Mixin Classes in Python

Mixin Classes in Python

  1. Use the Mixins to Solve the Multiple Inheritance Problem in Python
  2. Use the Mixins to Increase Methods for a Class in Python

Python is an object-oriented language. Inheritance is an important feature, and it allows objects of one class to inherit variables and methods of another class.

Python supports multiple inheritance, unlike Java and C#. We can derive the features from more than one base class in multiple inheritance.

Multiple inheritance seems like a very useful feature but can cause a lot of ambiguity in the code. A common problem associated with multiple inheritance is the diamond dependency problem.

This problem is understood better with an example. Say we have two classes, X and Y inherit from A, and Z inherits from X and Y.

Some class A methods are overridden by X and Y, not by Z, so the class does inherit X or Y. The C3 linearization algorithm in Python helps with this to some extent.

Use the Mixins to Solve the Multiple Inheritance Problem in Python

Mixin is one such feature that helps perform efficient and understandable multiple inheritance avoiding the diamond dependency problem. We will demonstrate the use of mixins in this tutorial.

The mixin class design pattern avoids the ambiguity associated with multiple inheritance. It is used to create a class that defines a single method.

These are only meant to be inherited and not instantiated. These are used when we use a particular class feature in many other classes.

class base(object):
    def fun(self):
        print("fun() base")

class mixin_1(object):
    def fun(self):
        print("fun() mixin 1")

class mixin_2(object):
    def fun(self):
        print("fun() mixin 2")

class child(mixin_2, mixin_1, base):

ob = child()


fun() mixin 2

In Python, the mixin class does not override the methods from other mixins and the base class. Also, the class hierarchy is from left to right.

That is why the fun() function from the class mixin_2 is invoked in the above example.

Use the Mixins to Increase Methods for a Class in Python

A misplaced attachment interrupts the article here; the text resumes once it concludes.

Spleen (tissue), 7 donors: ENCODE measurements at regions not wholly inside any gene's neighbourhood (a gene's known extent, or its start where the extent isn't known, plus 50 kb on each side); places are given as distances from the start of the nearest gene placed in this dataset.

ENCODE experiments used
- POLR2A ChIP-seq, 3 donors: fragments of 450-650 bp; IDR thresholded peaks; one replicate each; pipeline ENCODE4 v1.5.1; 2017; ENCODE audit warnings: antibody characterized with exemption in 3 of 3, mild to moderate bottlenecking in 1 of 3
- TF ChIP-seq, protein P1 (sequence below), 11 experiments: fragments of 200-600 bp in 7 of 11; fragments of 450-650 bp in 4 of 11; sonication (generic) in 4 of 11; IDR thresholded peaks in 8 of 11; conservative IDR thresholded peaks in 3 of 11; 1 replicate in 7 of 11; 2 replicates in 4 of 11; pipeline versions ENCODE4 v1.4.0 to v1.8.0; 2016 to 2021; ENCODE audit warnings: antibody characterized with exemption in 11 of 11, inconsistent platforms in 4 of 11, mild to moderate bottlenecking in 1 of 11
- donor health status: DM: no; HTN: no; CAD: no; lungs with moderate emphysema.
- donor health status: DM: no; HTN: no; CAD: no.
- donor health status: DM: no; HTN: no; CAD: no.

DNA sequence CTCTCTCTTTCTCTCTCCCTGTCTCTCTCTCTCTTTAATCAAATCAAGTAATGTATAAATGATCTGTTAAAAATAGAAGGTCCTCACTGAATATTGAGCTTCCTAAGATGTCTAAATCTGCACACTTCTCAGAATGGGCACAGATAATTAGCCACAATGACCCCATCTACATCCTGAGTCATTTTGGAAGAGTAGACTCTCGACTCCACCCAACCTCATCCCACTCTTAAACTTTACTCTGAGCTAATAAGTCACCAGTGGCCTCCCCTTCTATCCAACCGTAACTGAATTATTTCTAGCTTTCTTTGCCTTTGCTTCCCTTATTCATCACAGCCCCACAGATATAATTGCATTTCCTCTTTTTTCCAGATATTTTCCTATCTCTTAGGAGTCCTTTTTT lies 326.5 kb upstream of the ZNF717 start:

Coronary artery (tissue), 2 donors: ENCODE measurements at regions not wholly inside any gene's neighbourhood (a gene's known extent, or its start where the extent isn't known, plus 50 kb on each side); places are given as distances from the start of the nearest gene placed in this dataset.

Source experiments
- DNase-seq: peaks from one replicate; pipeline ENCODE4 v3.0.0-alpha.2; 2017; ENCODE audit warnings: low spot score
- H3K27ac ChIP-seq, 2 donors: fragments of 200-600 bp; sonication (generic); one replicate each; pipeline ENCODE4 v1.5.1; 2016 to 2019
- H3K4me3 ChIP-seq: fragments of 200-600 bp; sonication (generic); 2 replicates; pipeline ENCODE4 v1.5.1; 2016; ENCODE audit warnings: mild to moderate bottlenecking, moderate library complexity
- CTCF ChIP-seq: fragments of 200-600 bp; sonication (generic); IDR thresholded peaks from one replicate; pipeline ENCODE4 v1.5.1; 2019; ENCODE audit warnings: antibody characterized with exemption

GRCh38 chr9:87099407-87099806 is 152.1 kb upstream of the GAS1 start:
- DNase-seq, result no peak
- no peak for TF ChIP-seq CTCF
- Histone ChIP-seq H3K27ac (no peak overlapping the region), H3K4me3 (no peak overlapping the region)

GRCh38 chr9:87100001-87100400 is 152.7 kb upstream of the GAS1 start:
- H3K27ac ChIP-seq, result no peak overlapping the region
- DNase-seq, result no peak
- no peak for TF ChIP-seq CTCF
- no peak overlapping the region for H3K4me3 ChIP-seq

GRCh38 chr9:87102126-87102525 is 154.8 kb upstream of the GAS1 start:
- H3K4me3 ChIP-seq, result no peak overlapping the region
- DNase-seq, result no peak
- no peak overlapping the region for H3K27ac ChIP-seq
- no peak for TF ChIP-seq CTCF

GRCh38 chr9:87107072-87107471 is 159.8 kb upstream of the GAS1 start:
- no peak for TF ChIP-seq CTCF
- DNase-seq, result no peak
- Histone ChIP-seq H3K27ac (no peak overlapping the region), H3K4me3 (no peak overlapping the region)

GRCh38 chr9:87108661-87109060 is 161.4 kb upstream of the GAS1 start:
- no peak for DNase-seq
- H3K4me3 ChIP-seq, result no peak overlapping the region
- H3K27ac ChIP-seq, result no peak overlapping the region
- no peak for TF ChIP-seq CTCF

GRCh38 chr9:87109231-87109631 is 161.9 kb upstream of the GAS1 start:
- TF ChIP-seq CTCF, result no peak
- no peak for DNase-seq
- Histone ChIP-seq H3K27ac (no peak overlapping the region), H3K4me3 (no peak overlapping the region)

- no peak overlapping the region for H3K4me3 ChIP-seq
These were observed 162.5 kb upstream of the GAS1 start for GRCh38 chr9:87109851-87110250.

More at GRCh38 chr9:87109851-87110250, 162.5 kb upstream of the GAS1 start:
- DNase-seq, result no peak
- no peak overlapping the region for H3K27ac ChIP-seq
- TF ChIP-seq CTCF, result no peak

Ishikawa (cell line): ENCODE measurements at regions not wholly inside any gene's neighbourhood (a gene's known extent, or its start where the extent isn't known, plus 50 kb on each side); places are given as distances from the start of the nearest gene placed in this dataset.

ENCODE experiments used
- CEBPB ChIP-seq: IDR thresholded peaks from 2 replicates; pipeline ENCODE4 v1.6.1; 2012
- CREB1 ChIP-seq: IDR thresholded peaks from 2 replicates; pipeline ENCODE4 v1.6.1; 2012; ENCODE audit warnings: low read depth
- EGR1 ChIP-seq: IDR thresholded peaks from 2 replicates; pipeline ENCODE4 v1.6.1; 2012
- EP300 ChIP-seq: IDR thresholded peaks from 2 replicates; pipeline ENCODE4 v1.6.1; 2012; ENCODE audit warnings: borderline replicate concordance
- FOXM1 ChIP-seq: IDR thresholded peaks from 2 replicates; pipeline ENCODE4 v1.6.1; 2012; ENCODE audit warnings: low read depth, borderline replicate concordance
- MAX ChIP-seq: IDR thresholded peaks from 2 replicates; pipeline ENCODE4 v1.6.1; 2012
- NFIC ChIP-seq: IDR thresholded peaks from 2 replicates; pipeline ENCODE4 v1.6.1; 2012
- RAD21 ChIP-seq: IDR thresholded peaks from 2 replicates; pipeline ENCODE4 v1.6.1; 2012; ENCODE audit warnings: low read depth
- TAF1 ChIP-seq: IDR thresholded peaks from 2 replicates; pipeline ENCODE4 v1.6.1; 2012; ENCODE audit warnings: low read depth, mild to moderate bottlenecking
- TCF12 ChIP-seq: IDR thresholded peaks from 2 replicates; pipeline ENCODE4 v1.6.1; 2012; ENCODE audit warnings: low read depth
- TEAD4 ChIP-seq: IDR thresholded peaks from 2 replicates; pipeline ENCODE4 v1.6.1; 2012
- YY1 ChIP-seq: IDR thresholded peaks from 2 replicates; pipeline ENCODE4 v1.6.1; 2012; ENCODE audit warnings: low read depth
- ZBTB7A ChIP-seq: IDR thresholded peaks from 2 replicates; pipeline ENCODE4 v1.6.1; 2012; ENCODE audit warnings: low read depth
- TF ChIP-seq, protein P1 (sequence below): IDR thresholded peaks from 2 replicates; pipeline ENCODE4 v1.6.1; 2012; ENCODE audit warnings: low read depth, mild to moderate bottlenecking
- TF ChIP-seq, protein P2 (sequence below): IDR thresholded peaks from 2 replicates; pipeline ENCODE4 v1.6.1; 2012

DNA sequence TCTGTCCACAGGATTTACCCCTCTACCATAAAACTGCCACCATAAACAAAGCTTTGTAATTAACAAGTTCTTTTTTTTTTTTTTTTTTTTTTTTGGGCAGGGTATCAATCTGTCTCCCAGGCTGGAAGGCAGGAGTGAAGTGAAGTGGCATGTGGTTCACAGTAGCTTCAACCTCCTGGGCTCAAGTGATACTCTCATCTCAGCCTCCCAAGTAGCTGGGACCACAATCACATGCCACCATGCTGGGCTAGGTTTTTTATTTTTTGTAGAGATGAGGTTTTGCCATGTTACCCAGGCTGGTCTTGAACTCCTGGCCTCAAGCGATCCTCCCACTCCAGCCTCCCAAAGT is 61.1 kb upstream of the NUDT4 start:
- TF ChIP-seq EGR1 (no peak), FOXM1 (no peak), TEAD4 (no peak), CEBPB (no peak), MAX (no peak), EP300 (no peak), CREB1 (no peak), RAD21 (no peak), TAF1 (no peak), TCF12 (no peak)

Mixins can also implement a method that uses some function not defined in the class.

This method does not involve any multiple inheritance but aims to increase the functionalities for a class. This class also will serve only as a base class for other classes.

class mixin_class(object):
    def __ne__(self, val):
        return not (self == val)
    def __lt__(self, val):
        return self <= val and (self != val)
    def __gt__(self, val):
        return not self <= val
    def __ge__(self, val):
        return self == val or self > val

class num_class(mixin_class):
    def __init__(self, i):
        self.i = i
    def __le__(self, val):
        return self.i <= val.i
    def __eq__(self, val):
        return self.i == val.i

print(num_class(10) <  num_class(51))
print(num_class(3) != num_class(2))
print(num_class(5) >  num_class(2))
print(num_class(5) >= num_class(3))



In the above example, we create the mixin_class to provide functions for comparing integers even though it does not declare the __le__ and __eq__ functions.

Remember to use the magic functions with __ for comparison invoked while using the comparison operators.

Due to their ability to add new functionalities, the mixin class works similar to decorators in Python.

However, one should remember that both have different uses as decorators mainly modify the already present methods of a class.

Mixins are also confused with other features like abstract classes and interfaces. Unlike mixins, an abstract class requires one or more abstract methods.

Interfaces contain only abstract methods. The main common ground between the above three features is that they are not instantiated, meaning they cannot exist independently.

Author: Manav Narula
Manav Narula avatar Manav Narula avatar

Manav is a IT Professional who has a lot of experience as a core developer in many live projects. He is an avid learner who enjoys learning new things and sharing his findings whenever possible.


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